Groups state goals plainly on their websites, accusations of communism daft

A common tactic used by anti-communists is to claim that there is some sort of hidden agenda.

Groups state goals plainly on their websites, accusations of communism daft

Groups state goals plainly on their websites, accusations of communism daft

A new Red Scare seems to be stirring in the Cowichan Valley after a few letters to the editor red baited local environmental groups as “communist”. Diane Moen seems think that anyone active in the community who wants ecological and economic stability is some sort of communist with nefarious motives. She and other locals who agree with her do not seem to know what communism is except from what they may have heard from Cold War propaganda.

A common tactic used by anti-communists is to claim that there is some sort of hidden agenda. Ms. Moen asks for transparency from these groups, yet the aims and goals of Transition Cowichan and One Cowichan are clearly stated on their websites. One Cowichan wants to promote citizen engagement, local ecosystems, and First Nations culture among other things. While these do sound progressive, none of this screams “Marxist” or “communist” to me. Has the political discourse shifted so far to the right that anyone left of conservative is deserving of some sort of McCarthyist witch hunt?

While they are concerned that a portion of their tax money is going to Cowichan Housing Association (mandated to reduce homelessness and provide affordable housing to local residents), none of them seem concerned about the millions of provincial taxpayer money going to corporate projects such as Site C, LNG, and fish farms that are harming B.C.’s ecosystems.

Why is Ms. Moen and other anti-communist locals so concerned about the Transition Network and not something more explicitly socialist? Did they forget that five years ago we had a candidate run for the Marxist-Leninist Party? I have to agree with Robert T. Rock’s response that Diane Moen and Perry Foster’s letters are quite daft.

James Chumsa

North Cowichan


Get local stories you won't find anywhere else right to your inbox.
Sign up here

Just Posted

New well in Youbou expected to meet community;s drinking water needs for years. (File photo)
New well provides fresh water in Youbou

Well expcted to meet community’s needs for years

Smaller egg farmers find themselves in a David and Goliath situation when it comes to major producers and chain-grocery store shelf space. (Citizen file)
Name on the egg carton not what it seems, cautions Cowichan producer

“Island” eggs may come from Manitoba, Woike says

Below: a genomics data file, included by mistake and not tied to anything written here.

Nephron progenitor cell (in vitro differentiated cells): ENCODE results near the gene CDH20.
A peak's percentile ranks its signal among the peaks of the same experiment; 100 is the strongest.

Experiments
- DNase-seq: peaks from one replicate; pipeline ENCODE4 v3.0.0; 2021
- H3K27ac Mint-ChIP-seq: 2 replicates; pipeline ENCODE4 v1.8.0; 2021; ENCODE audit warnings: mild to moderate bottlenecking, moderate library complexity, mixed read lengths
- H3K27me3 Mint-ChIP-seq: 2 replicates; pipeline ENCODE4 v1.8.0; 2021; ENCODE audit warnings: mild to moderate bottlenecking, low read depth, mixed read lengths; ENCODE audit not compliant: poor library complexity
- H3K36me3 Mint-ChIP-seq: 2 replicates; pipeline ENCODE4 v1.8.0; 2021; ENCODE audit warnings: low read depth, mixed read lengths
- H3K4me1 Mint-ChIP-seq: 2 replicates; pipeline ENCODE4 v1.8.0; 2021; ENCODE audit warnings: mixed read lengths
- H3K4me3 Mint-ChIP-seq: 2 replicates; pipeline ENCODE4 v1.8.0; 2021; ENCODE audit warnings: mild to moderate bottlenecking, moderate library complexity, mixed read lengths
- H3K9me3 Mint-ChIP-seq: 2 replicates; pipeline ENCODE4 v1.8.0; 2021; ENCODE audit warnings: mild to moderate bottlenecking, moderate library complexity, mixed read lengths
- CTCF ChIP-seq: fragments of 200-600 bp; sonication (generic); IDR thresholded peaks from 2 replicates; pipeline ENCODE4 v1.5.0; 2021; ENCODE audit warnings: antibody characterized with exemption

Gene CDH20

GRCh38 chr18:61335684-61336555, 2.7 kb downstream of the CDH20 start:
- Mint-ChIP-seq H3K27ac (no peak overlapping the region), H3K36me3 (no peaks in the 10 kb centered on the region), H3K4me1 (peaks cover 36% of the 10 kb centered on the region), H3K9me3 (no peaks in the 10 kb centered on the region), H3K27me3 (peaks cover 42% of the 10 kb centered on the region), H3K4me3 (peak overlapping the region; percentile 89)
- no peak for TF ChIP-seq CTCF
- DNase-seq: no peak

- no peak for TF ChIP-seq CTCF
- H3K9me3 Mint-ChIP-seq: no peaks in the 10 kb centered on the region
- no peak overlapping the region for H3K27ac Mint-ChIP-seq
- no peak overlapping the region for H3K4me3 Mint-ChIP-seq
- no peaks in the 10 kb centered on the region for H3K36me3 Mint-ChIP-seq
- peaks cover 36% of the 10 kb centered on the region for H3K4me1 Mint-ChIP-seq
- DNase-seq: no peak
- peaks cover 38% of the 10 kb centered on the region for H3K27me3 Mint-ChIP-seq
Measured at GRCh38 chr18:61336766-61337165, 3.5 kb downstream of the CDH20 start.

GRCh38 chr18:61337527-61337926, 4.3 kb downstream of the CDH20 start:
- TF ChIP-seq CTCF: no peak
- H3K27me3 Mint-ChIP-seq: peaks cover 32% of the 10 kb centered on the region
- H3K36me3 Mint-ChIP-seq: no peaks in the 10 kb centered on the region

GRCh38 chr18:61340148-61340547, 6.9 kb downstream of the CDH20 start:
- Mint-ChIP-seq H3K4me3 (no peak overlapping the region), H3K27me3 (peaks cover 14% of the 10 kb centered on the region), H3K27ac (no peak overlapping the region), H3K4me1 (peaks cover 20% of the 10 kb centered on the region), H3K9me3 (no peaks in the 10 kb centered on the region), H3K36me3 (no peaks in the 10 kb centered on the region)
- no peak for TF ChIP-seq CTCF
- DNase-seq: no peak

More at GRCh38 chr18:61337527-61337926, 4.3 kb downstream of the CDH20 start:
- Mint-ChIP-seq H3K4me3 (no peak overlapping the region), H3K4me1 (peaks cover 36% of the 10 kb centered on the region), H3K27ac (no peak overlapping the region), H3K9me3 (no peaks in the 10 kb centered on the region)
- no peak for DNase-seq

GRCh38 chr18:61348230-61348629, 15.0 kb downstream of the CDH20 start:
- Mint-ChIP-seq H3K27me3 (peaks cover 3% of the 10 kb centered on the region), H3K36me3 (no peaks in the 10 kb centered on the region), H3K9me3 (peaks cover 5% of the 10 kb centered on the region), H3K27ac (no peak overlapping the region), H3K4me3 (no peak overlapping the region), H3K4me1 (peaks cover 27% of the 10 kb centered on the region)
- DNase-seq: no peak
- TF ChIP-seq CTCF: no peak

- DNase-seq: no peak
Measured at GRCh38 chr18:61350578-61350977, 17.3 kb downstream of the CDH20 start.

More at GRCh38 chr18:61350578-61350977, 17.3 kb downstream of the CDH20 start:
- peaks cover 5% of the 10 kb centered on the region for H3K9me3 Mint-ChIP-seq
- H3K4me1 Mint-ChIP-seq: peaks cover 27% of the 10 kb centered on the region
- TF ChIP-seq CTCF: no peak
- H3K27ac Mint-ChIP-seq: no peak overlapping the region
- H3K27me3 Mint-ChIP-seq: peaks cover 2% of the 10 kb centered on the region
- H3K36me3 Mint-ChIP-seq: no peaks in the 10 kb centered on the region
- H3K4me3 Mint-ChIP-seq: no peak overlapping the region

The Kerry Park Islanders and Peninsula Panthers battle during a Vancouver Island Junior Hockey League game in November 2020. (Kevin Rothbauer/Citizen)
Vancouver Island Junior Hockey League hasn’t given up on season

Games can’t resume until at least February, but league brass still hopeful

Parents Robin Ringer and Wyatt Gilmore with the No. 1 baby of 2021 in the Cowichan Valley. They have yet to decide on a name for her. (Photo by Don Bodger)
Chemainus couple excited about having the New Year’s baby for the Cowichan Valley

Recent arrivals from Fort Nelson celebrate their girl coming into the world on Jan. 7

A woman wears a face mask and shield to curb the spread of COVID-19 while walking in North Vancouver, B.C., on Wednesday, January 6, 2020. THE CANADIAN PRESS/Darryl Dyck
536 COVID cases, 7 deaths reported as B.C. find its first case of South African variant

Henry said 69,746 people have received their first dose of the COVID vaccine.

Seiners fill the waters between Comox and Nanoose Bay during roe herring fishery. file photo, Pacific Wild
Quota debate heats up on the eve of Vancouver Island herring fishery

Industry and conservationists weigh in how much catch should be allowed as DFO decision coming soon

Alan Davidson was sentenced to almost six years for abusing seven boys in the late 1970s and early 1990s. (Canadian Press file)
Full parole granted to former Mountie, sports coach convicted of sex abuse of boys

Alan Davidson convicted of abusing boys in B.C. and Saskatchewan in late ’70s, early ’90s

The first COVID-19 vaccine arrives in B.C. in temperature-controlled containers, Dec. 13, 2020. (B.C. government)
More vaccine arrives as B.C. struggles with remote COVID-19 cases

Long-term care homes remain focus for public health

The Transportation Safety Board of Canada said a lack of experienced crew members and the inability to detect navigational errors is what led to a Sooke search and rescue boat running aground in February 2019. (Twitter / @VicJRCC_CCCOS)
TSB: Sooke search and rescue boat crash caused by ‘misinterpretation of navigational information’

Crew members were lacking experience and unable to detect navigational errors

The first Pfizer-BioNTech COVID-19 vaccine dose in Canada is prepared at The Michener Institute in Toronto on Monday, Dec. 14, 2020. THE CANADIAN PRESS/Frank Gunn
Doses of COVID-19 vaccine expected in 60 B.C. First Nations by next week

B.C. has allocated 25,000 doses of COVID-19 vaccine to First Nations for distribution by the end of February

Kamloops-South Thompson MLA Todd Stone questions the NDP government in the B.C. legislature, Feb. 25, 2020. (Hansard TV)
Todd Stone says he’s not running for B.C. Liberal leadership

Kamloops MLA was widely viewed as a front-runner

Wireless voice and data services are out for those on Telus as of Thursday (Jan. 14) afternoon across Western Canada, Telus Support said in a recent Tweet. (Black Press file photo)
UPDATE: Telus services restored across Western Canada

Telus said they are monitoring the situation to ensure connections remain stable

Most Read